Next, we encourage you to think true empowerment. Try to avoid creating a process that will further dependency on charity or foreign aid. Work with entrepreneurs to think of business ideas that will have a market within their own economy even if you hope to seek outside markets as well. Next, think of product ideas that will reach your desired target market (without flooding it), ideally something unique and of high quality. It can help to do this research before you begin. Determine what is a fair, living wage in the local economy and stay within it, otherwise you risk inflating the local economy. Do not make promises you cannot keep.
How much of my dollar goes to the person who made my product?
Great question! All products are purchased up front by Yobel at a rate which provides a fair living wage to the artisan (usually between 2-4 times the market price). Technically, no money from your purchase goes directly back to the artisan, the artisan has already been fairly compensated a living wage for their labor.
We utilize the standard market system, paying the artisan for their labor, paying the wholesaler for their work, and selling the product at Yobel for a reasonable mark-up (in order to invest back into the company). We believe this is a sustainable model for poverty relief, relying on already existing market structures and not dependent on donations or foreign aid.
Specific partner organizations may keep a portion of the profits to go back to benefit the artisans or their communities in some way. Products that benefit women coming from prostitution or sexual slavery are often offered counseling as a part of their work environment. Each partner organization is different.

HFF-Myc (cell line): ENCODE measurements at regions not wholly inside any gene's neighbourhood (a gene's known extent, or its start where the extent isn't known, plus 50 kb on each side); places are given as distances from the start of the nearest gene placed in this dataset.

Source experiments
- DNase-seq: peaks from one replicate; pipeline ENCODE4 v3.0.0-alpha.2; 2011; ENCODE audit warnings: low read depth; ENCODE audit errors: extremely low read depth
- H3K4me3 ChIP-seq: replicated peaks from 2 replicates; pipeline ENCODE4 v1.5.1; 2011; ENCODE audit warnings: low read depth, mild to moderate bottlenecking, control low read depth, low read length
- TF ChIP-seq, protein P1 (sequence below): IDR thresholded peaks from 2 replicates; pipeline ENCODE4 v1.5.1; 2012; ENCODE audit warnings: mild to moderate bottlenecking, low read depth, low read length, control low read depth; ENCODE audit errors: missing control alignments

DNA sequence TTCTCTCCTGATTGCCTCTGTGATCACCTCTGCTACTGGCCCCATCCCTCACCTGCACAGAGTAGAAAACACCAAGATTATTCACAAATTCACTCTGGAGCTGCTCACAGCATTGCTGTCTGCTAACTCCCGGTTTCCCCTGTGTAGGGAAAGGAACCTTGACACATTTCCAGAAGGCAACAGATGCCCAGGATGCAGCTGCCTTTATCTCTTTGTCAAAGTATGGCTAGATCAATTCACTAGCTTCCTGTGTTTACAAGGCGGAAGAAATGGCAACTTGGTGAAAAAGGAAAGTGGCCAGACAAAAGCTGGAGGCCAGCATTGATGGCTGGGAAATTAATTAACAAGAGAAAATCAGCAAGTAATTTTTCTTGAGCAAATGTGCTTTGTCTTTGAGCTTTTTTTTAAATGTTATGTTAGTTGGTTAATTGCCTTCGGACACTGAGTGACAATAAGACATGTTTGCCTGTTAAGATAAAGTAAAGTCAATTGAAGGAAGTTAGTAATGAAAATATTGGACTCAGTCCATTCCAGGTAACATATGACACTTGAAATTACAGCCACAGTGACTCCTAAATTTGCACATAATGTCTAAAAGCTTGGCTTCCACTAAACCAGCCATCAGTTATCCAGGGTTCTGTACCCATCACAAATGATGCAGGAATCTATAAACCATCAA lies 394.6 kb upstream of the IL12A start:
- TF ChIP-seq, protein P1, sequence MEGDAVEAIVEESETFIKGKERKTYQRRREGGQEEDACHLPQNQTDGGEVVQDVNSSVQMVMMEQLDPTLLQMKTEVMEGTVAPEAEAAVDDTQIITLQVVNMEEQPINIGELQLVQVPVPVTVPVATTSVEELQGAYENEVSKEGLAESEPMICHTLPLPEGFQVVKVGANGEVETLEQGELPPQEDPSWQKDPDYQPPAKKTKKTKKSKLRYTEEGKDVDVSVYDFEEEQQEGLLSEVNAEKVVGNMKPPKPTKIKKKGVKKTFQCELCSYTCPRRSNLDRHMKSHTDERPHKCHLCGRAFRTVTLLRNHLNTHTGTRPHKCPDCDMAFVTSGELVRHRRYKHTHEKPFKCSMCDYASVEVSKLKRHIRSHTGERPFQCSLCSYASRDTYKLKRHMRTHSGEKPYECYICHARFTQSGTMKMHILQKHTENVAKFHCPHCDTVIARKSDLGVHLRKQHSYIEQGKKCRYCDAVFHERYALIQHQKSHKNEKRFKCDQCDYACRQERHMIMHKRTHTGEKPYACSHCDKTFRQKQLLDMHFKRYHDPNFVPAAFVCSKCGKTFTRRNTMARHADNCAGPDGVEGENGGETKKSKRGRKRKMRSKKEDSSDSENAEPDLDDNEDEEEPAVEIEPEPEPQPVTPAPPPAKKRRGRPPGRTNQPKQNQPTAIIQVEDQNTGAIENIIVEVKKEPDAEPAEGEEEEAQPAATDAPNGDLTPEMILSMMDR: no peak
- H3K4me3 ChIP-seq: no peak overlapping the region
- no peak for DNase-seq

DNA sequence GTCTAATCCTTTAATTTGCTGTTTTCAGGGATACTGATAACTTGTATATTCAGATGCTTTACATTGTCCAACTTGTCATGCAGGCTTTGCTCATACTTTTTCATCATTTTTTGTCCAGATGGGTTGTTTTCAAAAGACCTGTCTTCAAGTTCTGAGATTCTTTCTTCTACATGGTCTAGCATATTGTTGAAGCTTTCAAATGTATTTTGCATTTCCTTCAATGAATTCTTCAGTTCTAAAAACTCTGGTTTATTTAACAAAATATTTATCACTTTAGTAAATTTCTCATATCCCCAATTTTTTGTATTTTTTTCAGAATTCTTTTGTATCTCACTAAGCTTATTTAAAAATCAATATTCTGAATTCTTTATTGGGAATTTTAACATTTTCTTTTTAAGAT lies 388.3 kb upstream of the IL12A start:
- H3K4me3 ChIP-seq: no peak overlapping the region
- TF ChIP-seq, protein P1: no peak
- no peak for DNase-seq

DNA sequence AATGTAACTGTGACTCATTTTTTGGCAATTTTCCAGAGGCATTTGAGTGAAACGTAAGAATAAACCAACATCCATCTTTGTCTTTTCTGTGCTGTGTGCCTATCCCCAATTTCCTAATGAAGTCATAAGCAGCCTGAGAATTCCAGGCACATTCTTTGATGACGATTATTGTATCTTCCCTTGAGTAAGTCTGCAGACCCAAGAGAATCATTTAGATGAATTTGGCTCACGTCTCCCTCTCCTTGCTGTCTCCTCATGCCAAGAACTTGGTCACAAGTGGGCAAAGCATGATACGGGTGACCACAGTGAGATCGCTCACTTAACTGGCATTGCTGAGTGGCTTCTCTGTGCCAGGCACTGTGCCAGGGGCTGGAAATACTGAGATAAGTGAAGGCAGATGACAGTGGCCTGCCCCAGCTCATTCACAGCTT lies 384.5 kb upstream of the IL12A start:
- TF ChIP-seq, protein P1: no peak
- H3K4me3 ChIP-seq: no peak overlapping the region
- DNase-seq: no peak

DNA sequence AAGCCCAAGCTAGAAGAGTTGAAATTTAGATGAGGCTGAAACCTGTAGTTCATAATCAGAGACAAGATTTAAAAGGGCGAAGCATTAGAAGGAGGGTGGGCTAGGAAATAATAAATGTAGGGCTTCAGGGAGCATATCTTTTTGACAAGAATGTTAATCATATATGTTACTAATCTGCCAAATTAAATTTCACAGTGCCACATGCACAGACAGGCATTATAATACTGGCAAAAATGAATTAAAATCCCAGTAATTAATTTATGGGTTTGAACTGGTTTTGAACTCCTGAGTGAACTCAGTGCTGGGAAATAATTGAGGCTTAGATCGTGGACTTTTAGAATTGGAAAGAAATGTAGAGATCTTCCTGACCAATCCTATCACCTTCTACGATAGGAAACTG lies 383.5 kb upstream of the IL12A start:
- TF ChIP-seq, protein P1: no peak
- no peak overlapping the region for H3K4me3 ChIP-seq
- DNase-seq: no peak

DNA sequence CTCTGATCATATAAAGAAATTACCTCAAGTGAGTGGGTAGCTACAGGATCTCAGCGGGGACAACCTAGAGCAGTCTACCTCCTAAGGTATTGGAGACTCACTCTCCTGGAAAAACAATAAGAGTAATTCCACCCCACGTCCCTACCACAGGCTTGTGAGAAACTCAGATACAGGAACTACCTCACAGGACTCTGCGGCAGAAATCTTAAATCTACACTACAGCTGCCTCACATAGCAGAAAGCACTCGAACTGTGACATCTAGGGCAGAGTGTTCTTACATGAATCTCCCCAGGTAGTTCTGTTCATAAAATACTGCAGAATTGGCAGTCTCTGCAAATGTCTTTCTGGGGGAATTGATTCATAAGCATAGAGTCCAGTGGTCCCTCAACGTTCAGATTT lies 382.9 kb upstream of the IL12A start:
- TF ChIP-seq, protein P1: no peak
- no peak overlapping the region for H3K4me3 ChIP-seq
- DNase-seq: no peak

What is the difference between fair trade and free trade?
Free trade refers to trade agreements (like NAFTA) between the United States and other developing nations (ie: Central America and Africa) for the purpose of lowering trade restrictions, customs, and duties to encourage trade with these nations and develop their economies. Critics of this legislation claim that it is a cause of American companies moving offshore, creating a loss of American jobs, and exploitation of resources and workers in developing nations.
Fair Trade seeks to assist workers within developing nations to earn a fair and living wage while ensuring the protection of local environments and providing safe working conditions. Additional Fair Trade Principles can be seen above in the “What is fair trade?” section.
What are your ethics?
Our ethics are based on fair trade principles. They are: pay justly, preserve and encourage cultural tradition, lend dignity, share success, be transparent, live with integrity, protect and improve the environment, tell the story, empower and enable, strive for excellence, admit mistakes, and act with love.